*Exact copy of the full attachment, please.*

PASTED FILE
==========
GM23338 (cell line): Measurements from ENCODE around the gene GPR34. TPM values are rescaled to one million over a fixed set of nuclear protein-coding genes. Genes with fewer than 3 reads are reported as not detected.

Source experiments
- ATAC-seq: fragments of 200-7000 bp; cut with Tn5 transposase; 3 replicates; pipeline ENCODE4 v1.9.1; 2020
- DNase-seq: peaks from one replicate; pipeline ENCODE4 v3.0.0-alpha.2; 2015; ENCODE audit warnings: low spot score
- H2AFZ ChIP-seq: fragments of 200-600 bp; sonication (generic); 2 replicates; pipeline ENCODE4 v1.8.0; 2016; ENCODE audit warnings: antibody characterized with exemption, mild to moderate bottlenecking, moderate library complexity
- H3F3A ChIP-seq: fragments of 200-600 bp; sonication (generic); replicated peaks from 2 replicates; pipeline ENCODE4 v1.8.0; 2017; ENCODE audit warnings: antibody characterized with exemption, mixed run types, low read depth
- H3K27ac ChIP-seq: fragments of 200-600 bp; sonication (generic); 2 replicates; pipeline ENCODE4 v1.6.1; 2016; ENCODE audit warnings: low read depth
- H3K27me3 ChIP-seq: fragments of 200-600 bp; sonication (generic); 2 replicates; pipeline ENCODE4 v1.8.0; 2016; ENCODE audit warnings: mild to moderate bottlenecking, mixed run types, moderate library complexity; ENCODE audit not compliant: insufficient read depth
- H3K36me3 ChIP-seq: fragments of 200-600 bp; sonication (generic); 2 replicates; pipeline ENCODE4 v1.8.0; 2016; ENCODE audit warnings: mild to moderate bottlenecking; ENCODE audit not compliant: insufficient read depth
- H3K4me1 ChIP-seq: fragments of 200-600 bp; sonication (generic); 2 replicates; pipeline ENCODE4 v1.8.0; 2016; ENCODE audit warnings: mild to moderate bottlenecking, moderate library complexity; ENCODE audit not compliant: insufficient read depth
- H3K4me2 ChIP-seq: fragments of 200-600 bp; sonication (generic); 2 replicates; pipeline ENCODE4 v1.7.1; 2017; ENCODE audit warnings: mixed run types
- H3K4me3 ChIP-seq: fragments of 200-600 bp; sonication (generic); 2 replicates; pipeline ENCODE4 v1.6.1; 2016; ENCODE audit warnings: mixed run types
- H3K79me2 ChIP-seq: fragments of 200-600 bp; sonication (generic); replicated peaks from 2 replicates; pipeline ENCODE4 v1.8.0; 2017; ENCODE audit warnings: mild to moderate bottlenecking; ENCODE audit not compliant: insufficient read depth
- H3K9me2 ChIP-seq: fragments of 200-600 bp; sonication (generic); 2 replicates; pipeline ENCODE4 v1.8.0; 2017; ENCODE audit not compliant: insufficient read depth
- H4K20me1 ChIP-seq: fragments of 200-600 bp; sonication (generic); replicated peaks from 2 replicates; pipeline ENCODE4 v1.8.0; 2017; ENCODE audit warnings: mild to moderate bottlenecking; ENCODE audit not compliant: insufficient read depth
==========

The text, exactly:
GM23338 (cell line): Measurements from ENCODE around the gene GPR34. TPM values are rescaled to one million over a fixed set of nuclear protein-coding genes. Genes with fewer than 3 reads are reported as not detected.

Source experiments
- ATAC-seq: fragments of 200-7000 bp; cut with Tn5 transposase; 3 replicates; pipeline ENCODE4 v1.9.1; 2020
- DNase-seq: peaks from one replicate; pipeline ENCODE4 v3.0.0-alpha.2; 2015; ENCODE audit warnings: low spot score
- H2AFZ ChIP-seq: fragments of 200-600 bp; sonication (generic); 2 replicates; pipeline ENCODE4 v1.8.0; 2016; ENCODE audit warnings: antibody characterized with exemption, mild to moderate bottlenecking, moderate library complexity
- H3F3A ChIP-seq: fragments of 200-600 bp; sonication (generic); replicated peaks from 2 replicates; pipeline ENCODE4 v1.8.0; 2017; ENCODE audit warnings: antibody characterized with exemption, mixed run types, low read depth
- H3K27ac ChIP-seq: fragments of 200-600 bp; sonication (generic); 2 replicates; pipeline ENCODE4 v1.6.1; 2016; ENCODE audit warnings: low read depth
- H3K27me3 ChIP-seq: fragments of 200-600 bp; sonication (generic); 2 replicates; pipeline ENCODE4 v1.8.0; 2016; ENCODE audit warnings: mild to moderate bottlenecking, mixed run types, moderate library complexity; ENCODE audit not compliant: insufficient read depth
- H3K36me3 ChIP-seq: fragments of 200-600 bp; sonication (generic); 2 replicates; pipeline ENCODE4 v1.8.0; 2016; ENCODE audit warnings: mild to moderate bottlenecking; ENCODE audit not compliant: insufficient read depth
- H3K4me1 ChIP-seq: fragments of 200-600 bp; sonication (generic); 2 replicates; pipeline ENCODE4 v1.8.0; 2016; ENCODE audit warnings: mild to moderate bottlenecking, moderate library complexity; ENCODE audit not compliant: insufficient read depth
- H3K4me2 ChIP-seq: fragments of 200-600 bp; sonication (generic); 2 replicates; pipeline ENCODE4 v1.7.1; 2017; ENCODE audit warnings: mixed run types
- H3K4me3 ChIP-seq: fragments of 200-600 bp; sonication (generic); 2 replicates; pipeline ENCODE4 v1.6.1; 2016; ENCODE audit warnings: mixed run types
- H3K79me2 ChIP-seq: fragments of 200-600 bp; sonication (generic); replicated peaks from 2 replicates; pipeline ENCODE4 v1.8.0; 2017; ENCODE audit warnings: mild to moderate bottlenecking; ENCODE audit not compliant: insufficient read depth
- H3K9me2 ChIP-seq: fragments of 200-600 bp; sonication (generic); 2 replicates; pipeline ENCODE4 v1.8.0; 2017; ENCODE audit not compliant: insufficient read depth
- H4K20me1 ChIP-seq: fragments of 200-600 bp; sonication (generic); replicated peaks from 2 replicates; pipeline ENCODE4 v1.8.0; 2017; ENCODE audit warnings: mild to moderate bottlenecking; ENCODE audit not compliant: insufficient read depth